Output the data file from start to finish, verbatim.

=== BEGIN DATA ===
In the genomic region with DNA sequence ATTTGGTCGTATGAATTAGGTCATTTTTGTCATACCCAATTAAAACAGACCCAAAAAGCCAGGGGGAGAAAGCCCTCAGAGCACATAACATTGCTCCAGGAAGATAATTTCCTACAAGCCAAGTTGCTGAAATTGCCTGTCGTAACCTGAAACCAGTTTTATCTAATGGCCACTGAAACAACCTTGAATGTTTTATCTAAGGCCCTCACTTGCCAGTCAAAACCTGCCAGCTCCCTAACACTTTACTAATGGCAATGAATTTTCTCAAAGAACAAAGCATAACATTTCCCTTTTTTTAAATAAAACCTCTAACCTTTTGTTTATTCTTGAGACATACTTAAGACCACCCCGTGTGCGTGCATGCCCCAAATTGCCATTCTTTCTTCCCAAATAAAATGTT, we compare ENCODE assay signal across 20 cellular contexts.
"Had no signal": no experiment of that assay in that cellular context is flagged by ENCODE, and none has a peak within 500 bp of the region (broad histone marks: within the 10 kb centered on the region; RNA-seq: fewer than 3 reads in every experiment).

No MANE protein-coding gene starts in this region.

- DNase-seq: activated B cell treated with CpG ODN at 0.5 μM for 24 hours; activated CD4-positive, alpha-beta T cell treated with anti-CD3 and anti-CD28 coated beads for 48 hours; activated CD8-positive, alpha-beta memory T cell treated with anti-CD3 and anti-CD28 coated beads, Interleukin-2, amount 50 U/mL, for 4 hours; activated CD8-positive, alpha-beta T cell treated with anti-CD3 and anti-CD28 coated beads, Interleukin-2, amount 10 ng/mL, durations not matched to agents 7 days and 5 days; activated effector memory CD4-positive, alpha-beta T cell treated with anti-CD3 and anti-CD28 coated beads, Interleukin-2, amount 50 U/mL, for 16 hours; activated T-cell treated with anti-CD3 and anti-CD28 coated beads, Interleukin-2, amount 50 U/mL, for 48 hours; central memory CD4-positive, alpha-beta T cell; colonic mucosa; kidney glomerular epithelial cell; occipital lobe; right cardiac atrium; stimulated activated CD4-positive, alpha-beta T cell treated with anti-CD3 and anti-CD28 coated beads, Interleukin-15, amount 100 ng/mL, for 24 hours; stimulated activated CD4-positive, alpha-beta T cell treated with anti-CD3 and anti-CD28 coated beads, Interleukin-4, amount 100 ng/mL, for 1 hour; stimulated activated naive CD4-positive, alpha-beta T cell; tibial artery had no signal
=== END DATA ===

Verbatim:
In the genomic region with DNA sequence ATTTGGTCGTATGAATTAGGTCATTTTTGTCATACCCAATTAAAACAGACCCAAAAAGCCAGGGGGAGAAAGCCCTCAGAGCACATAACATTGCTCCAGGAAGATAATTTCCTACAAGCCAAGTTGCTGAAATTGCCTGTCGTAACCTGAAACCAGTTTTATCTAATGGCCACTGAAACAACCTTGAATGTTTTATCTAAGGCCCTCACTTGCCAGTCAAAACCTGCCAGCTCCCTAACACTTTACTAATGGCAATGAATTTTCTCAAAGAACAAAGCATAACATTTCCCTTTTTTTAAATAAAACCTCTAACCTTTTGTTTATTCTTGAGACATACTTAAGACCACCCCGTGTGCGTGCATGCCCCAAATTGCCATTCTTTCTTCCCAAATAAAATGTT, we compare ENCODE assay signal across 20 cellular contexts.
"Had no signal": no experiment of that assay in that cellular context is flagged by ENCODE, and none has a peak within 500 bp of the region (broad histone marks: within the 10 kb centered on the region; RNA-seq: fewer than 3 reads in every experiment).

No MANE protein-coding gene starts in this region.

- DNase-seq: activated B cell treated with CpG ODN at 0.5 μM for 24 hours; activated CD4-positive, alpha-beta T cell treated with anti-CD3 and anti-CD28 coated beads for 48 hours; activated CD8-positive, alpha-beta memory T cell treated with anti-CD3 and anti-CD28 coated beads, Interleukin-2, amount 50 U/mL, for 4 hours; activated CD8-positive, alpha-beta T cell treated with anti-CD3 and anti-CD28 coated beads, Interleukin-2, amount 10 ng/mL, durations not matched to agents 7 days and 5 days; activated effector memory CD4-positive, alpha-beta T cell treated with anti-CD3 and anti-CD28 coated beads, Interleukin-2, amount 50 U/mL, for 16 hours; activated T-cell treated with anti-CD3 and anti-CD28 coated beads, Interleukin-2, amount 50 U/mL, for 48 hours; central memory CD4-positive, alpha-beta T cell; colonic mucosa; kidney glomerular epithelial cell; occipital lobe; right cardiac atrium; stimulated activated CD4-positive, alpha-beta T cell treated with anti-CD3 and anti-CD28 coated beads, Interleukin-15, amount 100 ng/mL, for 24 hours; stimulated activated CD4-positive, alpha-beta T cell treated with anti-CD3 and anti-CD28 coated beads, Interleukin-4, amount 100 ng/mL, for 1 hour; stimulated activated naive CD4-positive, alpha-beta T cell; tibial artery had no signal